Daxa Sanghvi, caregiver specialist at the Kenneth Young Center in Elk Grove Village, said participants in a support group she facilitates for grandparents raising grandchildren often share concerns about the impact of caregiving on their health.

Sanghvi said many of the grandparents say they are stressed out and that conflicts about the grandchildren sometimes arise between them and their spouses.

"They have no time, no energy, and emotionally they are really deflated," she said. "They are not even thinking about themselves because they are going, going, going."

Many of the grandparents she works with are sleep-deprived and "trying to do so much it affects their emotional state as well as their physical state," Sanghvi said. "Sometimes they don't even realize how much it is affecting them."

One of those grandparents, Suzanne Kowalski, was so absorbed with taking care of two of her grandchildren that she ignored a dimple on her left breast that turned out to be a sign of cancer. By the time she sought medical care and got diagnosed a year later, in September 2011, it had spread to her lymph nodes.

"Had I not been raising the grandkids, I would have gone to the doctor at least a year earlier because I wouldn't have been so financially strapped," she said. "My energy level would not have been so low. … I was giving all my attention to them."

Kowalski — like other grandparents interviewed by the Tribune — said she doesn't regret taking the children in.

"Every choice I made was my choice and I would do it again," said Kowalski, who lives in Mount Prospect. "I believed they didn't deserve any less than my full attention. In hindsight, I could have taken better care of myself so I could be better for them. But you live and you learn and sometimes you learn when it's too late."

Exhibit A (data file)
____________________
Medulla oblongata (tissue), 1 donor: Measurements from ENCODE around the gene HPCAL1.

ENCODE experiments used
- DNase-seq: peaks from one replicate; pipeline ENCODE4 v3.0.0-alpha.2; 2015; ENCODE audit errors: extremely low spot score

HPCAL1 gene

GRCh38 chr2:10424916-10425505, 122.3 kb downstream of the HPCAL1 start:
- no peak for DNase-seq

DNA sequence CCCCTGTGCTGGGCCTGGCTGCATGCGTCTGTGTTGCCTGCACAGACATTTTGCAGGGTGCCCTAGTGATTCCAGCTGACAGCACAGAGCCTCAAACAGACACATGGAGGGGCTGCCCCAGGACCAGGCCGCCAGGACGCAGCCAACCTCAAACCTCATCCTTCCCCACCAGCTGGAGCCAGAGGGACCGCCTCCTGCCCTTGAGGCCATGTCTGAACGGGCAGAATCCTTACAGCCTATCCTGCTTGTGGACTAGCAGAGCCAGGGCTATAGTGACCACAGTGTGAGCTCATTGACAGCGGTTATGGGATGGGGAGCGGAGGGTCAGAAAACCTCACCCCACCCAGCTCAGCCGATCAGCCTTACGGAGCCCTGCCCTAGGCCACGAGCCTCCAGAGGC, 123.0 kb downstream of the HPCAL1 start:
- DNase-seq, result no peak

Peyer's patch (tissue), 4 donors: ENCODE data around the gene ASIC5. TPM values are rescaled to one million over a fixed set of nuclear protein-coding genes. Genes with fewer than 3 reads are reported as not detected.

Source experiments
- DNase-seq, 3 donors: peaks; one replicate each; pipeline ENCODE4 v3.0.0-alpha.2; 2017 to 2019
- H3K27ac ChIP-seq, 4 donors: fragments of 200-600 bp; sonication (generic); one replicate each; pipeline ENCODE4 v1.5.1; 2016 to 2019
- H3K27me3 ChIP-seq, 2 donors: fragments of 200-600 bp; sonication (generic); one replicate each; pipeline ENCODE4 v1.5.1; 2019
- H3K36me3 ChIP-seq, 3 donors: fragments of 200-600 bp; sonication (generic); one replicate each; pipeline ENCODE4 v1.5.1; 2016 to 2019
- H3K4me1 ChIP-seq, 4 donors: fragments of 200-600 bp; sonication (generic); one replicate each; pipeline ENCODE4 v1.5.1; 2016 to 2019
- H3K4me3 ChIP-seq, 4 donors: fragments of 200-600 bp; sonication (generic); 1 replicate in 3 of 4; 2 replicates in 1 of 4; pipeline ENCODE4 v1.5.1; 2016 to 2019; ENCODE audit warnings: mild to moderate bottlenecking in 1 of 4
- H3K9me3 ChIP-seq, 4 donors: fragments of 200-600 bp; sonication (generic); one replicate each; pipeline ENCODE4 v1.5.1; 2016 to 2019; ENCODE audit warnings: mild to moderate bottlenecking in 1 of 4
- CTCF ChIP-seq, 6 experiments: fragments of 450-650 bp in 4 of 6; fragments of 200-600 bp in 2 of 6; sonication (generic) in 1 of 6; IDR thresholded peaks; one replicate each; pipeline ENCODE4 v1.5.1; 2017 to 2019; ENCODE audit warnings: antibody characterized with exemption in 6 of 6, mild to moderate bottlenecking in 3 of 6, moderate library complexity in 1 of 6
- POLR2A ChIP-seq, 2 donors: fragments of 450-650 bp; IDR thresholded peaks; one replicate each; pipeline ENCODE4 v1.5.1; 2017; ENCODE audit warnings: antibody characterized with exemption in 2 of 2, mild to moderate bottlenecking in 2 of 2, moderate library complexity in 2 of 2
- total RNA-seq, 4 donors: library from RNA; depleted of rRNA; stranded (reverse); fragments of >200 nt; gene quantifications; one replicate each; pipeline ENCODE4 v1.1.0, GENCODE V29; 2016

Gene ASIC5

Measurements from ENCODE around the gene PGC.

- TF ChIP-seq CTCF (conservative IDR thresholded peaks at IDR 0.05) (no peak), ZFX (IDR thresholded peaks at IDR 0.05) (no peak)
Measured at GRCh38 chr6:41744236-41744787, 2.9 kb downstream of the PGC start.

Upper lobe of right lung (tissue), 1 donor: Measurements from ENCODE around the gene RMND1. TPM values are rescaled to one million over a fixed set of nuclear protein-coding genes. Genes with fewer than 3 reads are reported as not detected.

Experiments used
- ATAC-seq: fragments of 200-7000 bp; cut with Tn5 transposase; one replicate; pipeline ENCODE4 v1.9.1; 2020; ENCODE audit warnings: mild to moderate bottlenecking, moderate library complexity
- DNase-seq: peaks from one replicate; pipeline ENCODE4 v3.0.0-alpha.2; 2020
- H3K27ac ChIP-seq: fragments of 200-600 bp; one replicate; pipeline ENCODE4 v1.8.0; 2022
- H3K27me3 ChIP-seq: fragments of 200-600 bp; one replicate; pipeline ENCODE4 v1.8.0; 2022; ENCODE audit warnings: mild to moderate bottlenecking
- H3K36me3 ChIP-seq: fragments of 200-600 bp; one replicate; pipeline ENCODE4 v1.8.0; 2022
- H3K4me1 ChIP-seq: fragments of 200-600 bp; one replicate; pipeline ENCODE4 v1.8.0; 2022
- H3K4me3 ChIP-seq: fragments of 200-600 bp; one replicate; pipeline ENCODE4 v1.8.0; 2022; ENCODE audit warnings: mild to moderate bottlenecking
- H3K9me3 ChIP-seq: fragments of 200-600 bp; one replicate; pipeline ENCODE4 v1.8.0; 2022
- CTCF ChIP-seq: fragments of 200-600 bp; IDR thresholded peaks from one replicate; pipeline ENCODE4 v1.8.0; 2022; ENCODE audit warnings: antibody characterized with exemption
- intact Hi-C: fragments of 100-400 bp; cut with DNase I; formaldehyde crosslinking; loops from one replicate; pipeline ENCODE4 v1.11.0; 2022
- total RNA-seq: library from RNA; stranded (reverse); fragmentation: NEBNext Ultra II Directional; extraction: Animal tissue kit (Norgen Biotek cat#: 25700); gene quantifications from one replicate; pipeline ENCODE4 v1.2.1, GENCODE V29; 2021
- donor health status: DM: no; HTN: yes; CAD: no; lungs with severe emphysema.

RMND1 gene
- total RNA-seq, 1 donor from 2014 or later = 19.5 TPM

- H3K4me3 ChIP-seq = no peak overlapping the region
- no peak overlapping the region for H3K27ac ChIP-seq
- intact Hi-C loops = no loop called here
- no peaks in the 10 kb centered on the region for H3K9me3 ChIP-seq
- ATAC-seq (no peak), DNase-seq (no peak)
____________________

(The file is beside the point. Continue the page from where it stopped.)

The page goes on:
In March, after eight years, she decided to turn over custody of the children to their father, her son-in-law.

Without the kids, Kowalski says, she is paying more attention to her health.

"I'm living and eating differently now," she said. "If they were living here, I wouldn't be doing that because I always put the kids first. Now I'm first."

Many grandparents living on a fixed income can't afford health care for themselves because they spend what they have on their grandchildren, McKoy said. This is especially true for African-Americans and Latinos, who tend to have lower incomes to start with.

McKoy said some of her grandparent-patients ask for less expensive medications because they can't afford the ones she would usually prescribe.

Resources are available to help, said Sarah Stein, manager of community programs at AgeOptions, a nonprofit Area Agency on Aging. AgeOptions and other agencies offer services to support older adults raising children, including counseling, support groups, resource referrals, limited financial assistance, and help with legal matters such as guardianship and adoption.

Despite the challenges, most grandparents feel a sense of reward raising their grandchildren and report high levels of satisfaction for keeping the family together, said Gleeson, who has conducted research on grandparents who are raising their grandchildren.

And most studies report that the children do well socially, academically and in other ways, he said.

Maxey, who lives in south suburban Dolton, said families must do whatever they can to stick together and support each other.

"Never in my wildest dreams did I think I would be raising my grandchildren," she said. "(But) what else would I do? They are here and I love them. They are truly a blessing."

dshelton@tribune.com

Twitter @deborahlshelton